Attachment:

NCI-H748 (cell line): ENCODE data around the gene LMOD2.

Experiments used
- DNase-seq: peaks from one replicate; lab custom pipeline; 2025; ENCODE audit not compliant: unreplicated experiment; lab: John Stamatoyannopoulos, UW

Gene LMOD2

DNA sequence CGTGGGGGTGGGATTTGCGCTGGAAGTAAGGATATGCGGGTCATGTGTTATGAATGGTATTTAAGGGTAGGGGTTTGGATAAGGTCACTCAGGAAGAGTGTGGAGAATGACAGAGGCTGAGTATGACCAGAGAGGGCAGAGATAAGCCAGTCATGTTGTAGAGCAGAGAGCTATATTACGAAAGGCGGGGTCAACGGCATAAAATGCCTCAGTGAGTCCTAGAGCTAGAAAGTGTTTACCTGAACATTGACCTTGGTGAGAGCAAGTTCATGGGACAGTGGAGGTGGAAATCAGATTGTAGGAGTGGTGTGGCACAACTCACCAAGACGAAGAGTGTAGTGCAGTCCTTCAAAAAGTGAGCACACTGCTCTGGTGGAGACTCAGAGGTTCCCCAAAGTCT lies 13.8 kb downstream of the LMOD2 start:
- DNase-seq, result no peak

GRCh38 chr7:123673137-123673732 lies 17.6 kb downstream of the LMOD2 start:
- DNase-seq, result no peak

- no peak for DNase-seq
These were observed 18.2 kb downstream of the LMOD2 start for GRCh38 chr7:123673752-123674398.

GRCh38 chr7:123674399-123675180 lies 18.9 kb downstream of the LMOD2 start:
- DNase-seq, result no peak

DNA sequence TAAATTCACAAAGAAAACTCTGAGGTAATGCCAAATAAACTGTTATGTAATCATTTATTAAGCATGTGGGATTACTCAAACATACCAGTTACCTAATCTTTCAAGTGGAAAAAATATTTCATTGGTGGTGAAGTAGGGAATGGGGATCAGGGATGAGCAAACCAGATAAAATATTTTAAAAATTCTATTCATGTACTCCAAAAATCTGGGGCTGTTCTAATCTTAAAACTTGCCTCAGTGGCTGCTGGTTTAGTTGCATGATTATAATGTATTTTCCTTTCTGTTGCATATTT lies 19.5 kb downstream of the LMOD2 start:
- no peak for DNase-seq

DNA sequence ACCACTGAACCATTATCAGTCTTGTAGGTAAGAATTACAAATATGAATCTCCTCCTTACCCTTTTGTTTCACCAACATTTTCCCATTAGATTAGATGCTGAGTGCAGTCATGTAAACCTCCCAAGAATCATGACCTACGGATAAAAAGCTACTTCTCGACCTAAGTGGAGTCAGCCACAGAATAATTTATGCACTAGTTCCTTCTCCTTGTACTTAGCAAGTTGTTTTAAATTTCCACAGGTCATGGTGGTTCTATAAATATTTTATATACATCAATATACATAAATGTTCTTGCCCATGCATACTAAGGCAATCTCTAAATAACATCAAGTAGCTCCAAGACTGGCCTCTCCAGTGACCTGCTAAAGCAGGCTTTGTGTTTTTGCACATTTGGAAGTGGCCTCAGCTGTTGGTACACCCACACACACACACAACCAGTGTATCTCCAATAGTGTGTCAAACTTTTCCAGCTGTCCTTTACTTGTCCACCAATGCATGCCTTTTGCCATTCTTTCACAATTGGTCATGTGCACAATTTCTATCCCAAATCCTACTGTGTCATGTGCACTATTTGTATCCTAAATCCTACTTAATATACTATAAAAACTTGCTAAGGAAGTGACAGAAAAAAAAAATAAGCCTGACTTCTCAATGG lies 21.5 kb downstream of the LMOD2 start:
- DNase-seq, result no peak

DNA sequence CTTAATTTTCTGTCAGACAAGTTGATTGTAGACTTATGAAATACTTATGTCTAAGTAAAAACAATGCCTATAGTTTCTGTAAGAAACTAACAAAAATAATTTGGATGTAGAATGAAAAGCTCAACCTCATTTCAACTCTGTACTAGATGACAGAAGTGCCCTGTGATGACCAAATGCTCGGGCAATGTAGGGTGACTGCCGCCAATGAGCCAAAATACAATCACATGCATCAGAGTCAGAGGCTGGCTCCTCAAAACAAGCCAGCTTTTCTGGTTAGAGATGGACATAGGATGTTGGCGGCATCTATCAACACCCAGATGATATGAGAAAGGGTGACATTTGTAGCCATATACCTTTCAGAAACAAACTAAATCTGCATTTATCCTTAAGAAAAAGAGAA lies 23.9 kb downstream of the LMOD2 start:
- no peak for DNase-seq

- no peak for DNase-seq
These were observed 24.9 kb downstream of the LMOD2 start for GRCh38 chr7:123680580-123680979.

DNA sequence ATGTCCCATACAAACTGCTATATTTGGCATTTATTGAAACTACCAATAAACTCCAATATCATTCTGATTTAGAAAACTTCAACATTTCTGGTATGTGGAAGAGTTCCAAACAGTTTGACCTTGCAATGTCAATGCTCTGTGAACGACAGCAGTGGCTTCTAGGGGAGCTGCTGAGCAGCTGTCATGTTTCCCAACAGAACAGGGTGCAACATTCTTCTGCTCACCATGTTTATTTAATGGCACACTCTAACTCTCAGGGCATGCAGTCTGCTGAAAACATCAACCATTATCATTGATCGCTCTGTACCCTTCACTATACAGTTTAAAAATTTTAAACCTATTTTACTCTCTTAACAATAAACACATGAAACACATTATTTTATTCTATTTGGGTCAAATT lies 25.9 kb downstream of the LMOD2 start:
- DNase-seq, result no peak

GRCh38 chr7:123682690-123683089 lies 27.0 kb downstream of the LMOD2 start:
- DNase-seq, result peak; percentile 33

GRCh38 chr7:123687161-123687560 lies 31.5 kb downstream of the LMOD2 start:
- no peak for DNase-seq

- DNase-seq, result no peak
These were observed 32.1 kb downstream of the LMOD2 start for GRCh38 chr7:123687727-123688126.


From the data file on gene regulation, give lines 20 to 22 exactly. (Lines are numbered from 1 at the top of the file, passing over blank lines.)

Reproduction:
These were observed 24.9 kb downstream of the LMOD2 start for GRCh38 chr7:123680580-123680979.

DNA sequence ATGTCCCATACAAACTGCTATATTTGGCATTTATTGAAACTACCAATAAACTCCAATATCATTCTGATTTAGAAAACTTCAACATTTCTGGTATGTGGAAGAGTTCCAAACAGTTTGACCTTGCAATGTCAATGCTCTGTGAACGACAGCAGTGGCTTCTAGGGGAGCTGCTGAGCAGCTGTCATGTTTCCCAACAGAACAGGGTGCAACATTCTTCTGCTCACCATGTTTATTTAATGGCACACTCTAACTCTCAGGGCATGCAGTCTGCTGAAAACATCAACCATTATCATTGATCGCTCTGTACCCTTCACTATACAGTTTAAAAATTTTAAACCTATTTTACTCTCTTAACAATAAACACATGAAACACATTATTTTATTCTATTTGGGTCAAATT lies 25.9 kb downstream of the LMOD2 start:
- DNase-seq, result no peak